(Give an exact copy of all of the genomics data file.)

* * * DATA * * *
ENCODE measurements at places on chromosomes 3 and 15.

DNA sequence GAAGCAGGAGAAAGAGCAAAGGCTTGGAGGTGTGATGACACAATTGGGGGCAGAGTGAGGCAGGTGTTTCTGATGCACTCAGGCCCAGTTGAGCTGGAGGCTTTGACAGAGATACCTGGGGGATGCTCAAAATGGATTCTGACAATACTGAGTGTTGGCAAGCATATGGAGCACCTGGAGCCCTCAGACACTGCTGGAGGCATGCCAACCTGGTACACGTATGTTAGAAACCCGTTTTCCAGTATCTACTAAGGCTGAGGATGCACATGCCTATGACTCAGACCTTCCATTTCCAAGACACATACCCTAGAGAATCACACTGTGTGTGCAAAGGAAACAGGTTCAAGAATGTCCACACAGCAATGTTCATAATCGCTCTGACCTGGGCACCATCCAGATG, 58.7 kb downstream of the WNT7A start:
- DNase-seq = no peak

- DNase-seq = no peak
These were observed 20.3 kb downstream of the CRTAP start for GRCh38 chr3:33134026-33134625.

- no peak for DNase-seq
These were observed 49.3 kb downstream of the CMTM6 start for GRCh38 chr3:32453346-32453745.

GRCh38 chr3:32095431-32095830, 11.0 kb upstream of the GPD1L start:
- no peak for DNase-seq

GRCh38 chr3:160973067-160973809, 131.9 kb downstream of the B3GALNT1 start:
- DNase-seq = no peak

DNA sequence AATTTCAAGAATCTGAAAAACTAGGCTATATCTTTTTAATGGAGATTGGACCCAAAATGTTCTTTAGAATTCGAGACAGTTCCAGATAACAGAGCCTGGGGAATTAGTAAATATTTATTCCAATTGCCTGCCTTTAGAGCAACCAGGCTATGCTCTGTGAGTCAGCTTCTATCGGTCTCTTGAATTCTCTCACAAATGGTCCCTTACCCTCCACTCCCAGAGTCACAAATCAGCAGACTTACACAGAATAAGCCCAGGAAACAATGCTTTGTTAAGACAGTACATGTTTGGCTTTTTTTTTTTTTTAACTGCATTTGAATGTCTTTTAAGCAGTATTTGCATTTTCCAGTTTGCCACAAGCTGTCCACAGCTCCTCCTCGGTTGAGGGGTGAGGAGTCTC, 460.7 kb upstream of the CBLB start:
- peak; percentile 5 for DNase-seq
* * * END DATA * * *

ENCODE measurements at places on chromosomes 3 and 15.

DNA sequence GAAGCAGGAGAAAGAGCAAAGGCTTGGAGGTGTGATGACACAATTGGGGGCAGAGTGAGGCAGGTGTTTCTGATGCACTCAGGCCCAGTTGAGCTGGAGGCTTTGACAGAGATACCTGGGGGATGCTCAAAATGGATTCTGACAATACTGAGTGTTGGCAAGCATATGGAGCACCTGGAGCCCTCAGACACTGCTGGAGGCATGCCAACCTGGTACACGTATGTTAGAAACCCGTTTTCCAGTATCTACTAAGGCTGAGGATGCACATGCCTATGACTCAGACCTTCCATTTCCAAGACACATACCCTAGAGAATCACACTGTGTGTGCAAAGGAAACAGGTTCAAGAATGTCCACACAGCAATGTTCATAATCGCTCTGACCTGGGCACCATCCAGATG, 58.7 kb downstream of the WNT7A start:
- DNase-seq = no peak

- DNase-seq = no peak
These were observed 20.3 kb downstream of the CRTAP start for GRCh38 chr3:33134026-33134625.

- no peak for DNase-seq
These were observed 49.3 kb downstream of the CMTM6 start for GRCh38 chr3:32453346-32453745.

GRCh38 chr3:32095431-32095830, 11.0 kb upstream of the GPD1L start:
- no peak for DNase-seq

GRCh38 chr3:160973067-160973809, 131.9 kb downstream of the B3GALNT1 start:
- DNase-seq = no peak

DNA sequence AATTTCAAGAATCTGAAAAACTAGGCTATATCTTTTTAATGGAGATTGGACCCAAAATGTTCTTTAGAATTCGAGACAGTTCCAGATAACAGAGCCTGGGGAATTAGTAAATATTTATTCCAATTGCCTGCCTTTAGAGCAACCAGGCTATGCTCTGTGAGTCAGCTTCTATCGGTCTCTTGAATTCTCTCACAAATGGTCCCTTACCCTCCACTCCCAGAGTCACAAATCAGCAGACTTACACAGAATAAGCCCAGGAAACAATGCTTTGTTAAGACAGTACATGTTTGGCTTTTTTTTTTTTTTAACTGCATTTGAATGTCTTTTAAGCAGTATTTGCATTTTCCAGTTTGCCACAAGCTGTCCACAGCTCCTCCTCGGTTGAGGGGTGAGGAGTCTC, 460.7 kb upstream of the CBLB start:
- peak; percentile 5 for DNase-seq